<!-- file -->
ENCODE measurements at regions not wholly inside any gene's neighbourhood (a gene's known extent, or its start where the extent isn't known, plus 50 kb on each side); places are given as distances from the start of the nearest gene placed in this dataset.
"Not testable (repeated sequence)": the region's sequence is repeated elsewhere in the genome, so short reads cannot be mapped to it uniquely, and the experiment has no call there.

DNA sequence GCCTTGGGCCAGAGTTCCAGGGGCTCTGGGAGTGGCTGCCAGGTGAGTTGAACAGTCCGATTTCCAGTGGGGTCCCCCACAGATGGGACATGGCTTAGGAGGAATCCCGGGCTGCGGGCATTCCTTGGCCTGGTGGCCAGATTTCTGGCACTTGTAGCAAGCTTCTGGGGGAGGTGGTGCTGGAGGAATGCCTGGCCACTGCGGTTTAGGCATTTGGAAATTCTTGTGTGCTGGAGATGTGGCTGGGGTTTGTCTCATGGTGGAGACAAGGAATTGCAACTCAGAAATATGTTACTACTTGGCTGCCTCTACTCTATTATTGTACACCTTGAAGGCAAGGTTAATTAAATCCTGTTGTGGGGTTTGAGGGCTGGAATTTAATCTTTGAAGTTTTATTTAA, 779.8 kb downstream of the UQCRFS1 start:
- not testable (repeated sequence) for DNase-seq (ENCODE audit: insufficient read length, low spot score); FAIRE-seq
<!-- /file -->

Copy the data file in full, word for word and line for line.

ENCODE measurements at regions not wholly inside any gene's neighbourhood (a gene's known extent, or its start where the extent isn't known, plus 50 kb on each side); places are given as distances from the start of the nearest gene placed in this dataset.
"Not testable (repeated sequence)": the region's sequence is repeated elsewhere in the genome, so short reads cannot be mapped to it uniquely, and the experiment has no call there.

DNA sequence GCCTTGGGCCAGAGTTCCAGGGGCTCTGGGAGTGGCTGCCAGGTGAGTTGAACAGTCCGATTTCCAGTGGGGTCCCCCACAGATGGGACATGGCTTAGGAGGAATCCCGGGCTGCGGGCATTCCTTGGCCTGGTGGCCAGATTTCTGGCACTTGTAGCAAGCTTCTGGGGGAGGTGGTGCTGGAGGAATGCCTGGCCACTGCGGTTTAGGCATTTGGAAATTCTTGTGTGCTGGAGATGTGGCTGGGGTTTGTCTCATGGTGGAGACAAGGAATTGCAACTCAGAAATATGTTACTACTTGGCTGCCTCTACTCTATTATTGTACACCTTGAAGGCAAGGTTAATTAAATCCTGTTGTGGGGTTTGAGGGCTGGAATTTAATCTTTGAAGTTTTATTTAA, 779.8 kb downstream of the UQCRFS1 start:
- not testable (repeated sequence) for DNase-seq (ENCODE audit: insufficient read length, low spot score); FAIRE-seq